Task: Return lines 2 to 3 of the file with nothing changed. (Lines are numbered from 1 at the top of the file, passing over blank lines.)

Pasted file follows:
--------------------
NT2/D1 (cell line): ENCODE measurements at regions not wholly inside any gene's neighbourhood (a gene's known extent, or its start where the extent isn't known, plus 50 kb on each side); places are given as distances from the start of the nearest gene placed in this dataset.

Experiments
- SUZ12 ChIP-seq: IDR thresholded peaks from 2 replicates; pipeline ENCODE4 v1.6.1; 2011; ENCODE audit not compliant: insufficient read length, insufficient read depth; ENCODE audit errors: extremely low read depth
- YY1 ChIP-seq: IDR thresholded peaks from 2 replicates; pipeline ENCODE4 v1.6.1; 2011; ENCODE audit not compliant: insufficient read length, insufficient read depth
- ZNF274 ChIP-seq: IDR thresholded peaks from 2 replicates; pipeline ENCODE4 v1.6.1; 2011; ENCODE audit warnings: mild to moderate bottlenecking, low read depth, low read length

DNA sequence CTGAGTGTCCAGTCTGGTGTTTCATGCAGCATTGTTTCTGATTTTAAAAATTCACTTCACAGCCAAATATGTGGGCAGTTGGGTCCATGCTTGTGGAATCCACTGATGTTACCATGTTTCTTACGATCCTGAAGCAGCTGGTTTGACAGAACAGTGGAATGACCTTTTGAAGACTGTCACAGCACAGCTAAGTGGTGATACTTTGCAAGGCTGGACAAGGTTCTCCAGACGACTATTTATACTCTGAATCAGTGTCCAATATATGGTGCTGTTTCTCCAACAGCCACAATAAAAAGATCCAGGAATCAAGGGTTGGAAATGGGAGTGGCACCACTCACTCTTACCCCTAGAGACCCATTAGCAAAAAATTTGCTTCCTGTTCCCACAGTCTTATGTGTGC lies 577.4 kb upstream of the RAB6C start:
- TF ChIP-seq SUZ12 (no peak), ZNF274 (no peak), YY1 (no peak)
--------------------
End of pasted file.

Experiments
- SUZ12 ChIP-seq: IDR thresholded peaks from 2 replicates; pipeline ENCODE4 v1.6.1; 2011; ENCODE audit not compliant: insufficient read length, insufficient read depth; ENCODE audit errors: extremely low read depth